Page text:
Wednesday, January 02, 2019

God Rest Ye Merry Puritans

 Doug Stabbed You In The Has Got Your Back 
– Or So He Says   
[updated & revised 1/27/19]

God rest ye merry Puritans, 
Let nothing you dismay, 
Doug Wilson is a poser  
Whatever he may say. 

Like it or not, it's that time of year again and come to find out, some of the usual rascals are up to the same old same old.
In other words, what follows is  a somewhat critical review of: 
God Rest Ye Merry, Why Christmas is the Foundation for Everything,
Douglas Wilson, Moscow: Canon Press, 2012, 151 p. 

There are any number of problems with this attempt of an apologetic for a robust Puritan celebration of Advent and Christmas, i.e. the ecclesiastical/church year with its seasons and feastdays in God Rest Ye Merry (GRYM), but the chief one is curious enough. Wilson's idea of a Puritan more resembles what he says  about St. Nicholas of Myra. Somehow Nicholas, who supposedly punched an Arian at the Council of Nicea in  325 AD, transitioned from a bishop to an elf to a jolly Dutchman till he finally ended up as  the current occupant at PO. Box 1, The North Pole. “But [what] we must learn from this [is] that if we do not tell our stories faithfully, they will gradually change over time until they become quite unrecognizable.” Moreover, “we have to remember that St. Nicholas probably would have slugged somebody over it.” (p.120). Indeed. As we shall see what Mr. Wilson describes and defines as Puritan defense of Christmas is not just unfaithful to genuine Puritanism, but the exact opposite.  

Puritan and Reformed Preliminaries
Not that we would punch Judy over it or suggest Mr. Wilson seek employment as an Everlast heavy bag, but really.  Mr. Wilson’s not so stellar record on all things Puritan and Reformed include an assault on the reformed doctrine of worship  as a charter member of John Frame's Worship Children and the requisite fundamentalist read of the Second Commandment in common with the crowd he has run with in the past.  The same  bunch which largely morphed into Norm Shepherd's Covenant Children and came up with the theological novelty of  the Federal Vision. Because all Israel is not Israel, our theological sophomores decided baptism is what it signifies,  grace is not irresistable, walking by sight trumps walking by faith  and the visible church is the real church. Until it's not. Or something like that.

Indeed, Peak Wilson might have occurred with his little bio on John Knox,  For Kirk and Covenant, The Stalwart Courage of John Knox (2000). The latter correctly notes Knox’s adamant witness against both error and protestant weasels a.k.a.  temporizers, as well as the place  the purity of worship (but not the Second Commandment)  played  both in his theology and the Scotch Reformation (pp.169-72, 161-4). Yet again,  with Wilson’s embrace of John Frame’s fundamentalist read of the Second Commandment which denies  the reformed  doctrine of worship, i.e.  the Regulative Principle of Worship (p.162),  along with corresponding collegial relations with Steve Schlissel,  James Jordan and Peter Liethart, all of the same mind and ilk, his 2002 book  Reformed Is Not Enough and signing the  2007 Joint Federal Vision Statement, only seal the deal regarding Wilson’s temporizing credentials on worship, justification, election and covenant theology.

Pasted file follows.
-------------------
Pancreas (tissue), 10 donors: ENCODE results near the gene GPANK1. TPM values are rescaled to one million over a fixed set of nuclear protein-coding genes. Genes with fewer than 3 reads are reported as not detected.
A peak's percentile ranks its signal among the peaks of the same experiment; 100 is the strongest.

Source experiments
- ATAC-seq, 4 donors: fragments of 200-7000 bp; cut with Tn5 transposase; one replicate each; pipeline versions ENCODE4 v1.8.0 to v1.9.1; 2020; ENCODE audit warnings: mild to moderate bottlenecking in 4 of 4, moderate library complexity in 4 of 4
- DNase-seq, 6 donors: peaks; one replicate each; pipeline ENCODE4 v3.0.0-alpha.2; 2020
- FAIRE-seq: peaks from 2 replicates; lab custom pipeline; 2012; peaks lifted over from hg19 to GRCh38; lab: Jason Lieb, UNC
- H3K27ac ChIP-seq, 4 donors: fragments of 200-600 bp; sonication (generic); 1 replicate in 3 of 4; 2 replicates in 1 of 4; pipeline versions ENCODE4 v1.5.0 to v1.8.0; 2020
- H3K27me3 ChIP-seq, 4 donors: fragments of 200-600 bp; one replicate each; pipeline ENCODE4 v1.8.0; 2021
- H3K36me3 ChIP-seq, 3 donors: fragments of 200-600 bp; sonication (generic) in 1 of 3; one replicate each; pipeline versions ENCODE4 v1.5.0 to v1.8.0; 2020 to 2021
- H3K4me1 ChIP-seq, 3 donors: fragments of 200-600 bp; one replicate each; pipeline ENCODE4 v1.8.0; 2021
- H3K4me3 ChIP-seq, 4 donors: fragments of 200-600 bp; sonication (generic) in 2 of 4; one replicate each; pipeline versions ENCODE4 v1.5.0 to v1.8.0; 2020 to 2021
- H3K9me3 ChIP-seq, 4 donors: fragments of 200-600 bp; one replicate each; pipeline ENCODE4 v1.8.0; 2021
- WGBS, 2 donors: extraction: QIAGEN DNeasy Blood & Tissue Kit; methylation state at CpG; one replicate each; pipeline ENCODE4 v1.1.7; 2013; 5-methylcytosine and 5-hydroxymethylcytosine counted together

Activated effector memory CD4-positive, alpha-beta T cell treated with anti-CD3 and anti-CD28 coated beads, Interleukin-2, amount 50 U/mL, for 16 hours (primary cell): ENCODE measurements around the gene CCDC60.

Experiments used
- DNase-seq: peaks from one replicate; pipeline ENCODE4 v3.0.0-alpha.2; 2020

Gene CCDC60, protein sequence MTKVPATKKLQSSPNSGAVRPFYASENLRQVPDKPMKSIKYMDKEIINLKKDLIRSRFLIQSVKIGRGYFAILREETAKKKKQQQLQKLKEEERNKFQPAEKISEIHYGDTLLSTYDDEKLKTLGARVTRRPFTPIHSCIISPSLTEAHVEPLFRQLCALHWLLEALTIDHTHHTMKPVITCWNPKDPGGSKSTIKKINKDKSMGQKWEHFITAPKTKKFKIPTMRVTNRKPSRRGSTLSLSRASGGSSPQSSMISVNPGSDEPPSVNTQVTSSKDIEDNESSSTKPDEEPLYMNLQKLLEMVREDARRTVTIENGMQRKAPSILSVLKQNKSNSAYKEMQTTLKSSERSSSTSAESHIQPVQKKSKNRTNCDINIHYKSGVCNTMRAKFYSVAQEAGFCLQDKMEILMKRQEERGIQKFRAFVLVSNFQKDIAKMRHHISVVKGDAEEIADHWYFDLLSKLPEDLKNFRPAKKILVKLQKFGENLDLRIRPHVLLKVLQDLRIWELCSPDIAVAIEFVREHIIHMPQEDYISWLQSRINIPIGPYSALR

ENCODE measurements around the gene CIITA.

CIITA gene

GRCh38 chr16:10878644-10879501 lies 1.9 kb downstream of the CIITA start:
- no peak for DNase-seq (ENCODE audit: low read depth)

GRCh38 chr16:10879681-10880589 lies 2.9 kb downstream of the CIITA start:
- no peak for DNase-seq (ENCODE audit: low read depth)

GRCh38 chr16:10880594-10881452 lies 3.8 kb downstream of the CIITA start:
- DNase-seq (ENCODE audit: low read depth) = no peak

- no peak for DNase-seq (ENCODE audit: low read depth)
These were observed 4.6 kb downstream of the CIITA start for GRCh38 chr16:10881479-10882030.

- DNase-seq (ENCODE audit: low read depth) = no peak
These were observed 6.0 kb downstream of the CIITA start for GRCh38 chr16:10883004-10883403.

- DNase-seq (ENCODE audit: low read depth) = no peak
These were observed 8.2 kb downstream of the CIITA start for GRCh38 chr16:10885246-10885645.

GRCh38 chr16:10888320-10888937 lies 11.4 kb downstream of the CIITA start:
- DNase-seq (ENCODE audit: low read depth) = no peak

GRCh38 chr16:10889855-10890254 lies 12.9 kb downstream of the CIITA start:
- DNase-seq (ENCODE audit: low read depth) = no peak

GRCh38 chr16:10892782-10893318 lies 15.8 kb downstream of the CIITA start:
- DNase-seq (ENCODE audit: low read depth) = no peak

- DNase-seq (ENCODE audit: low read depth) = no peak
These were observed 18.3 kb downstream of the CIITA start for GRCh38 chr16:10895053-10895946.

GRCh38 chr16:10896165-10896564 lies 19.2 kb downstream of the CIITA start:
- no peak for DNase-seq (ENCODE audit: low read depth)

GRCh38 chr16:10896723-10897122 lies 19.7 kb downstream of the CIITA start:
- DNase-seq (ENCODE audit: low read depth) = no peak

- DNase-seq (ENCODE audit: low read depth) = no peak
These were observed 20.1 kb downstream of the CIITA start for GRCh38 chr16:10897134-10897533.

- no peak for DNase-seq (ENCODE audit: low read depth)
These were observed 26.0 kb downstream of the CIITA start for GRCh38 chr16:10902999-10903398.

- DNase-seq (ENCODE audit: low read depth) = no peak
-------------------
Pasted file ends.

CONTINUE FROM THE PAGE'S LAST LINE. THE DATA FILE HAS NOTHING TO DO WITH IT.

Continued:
Federal Vision Is Not Enough
As far as John Knox on the doctrine of election goes, the preface to his On Predestination, In Answer to the Cavillations by an Anabaptist (1560) pretty much puts away Wilson’s FV covenantal vacillations in Reformed Is Not Enough. What Knox accords to the doctrine of election, Wilson and the FV accord to the “objectivity” of the covenant and visible church membership. They damn it with faint praise, if not faint mention; if not the addition of and emphasis on the visible church to the exclusion of the doctrine of election and predestination. Yet Knox's preface closes, 
But let us, dear brethren, be assured that none other doctrine does establish faith, nor makes man humble and thankful unto God. And finally, that none other doctrine makes man careful to obey God according to his commandment, but that doctrine only which spoils man of all power an virtue, that no portion of his salvation consists within himself; to the end that the whole praise of our redemption may be referred to Christ Jesus alone . . .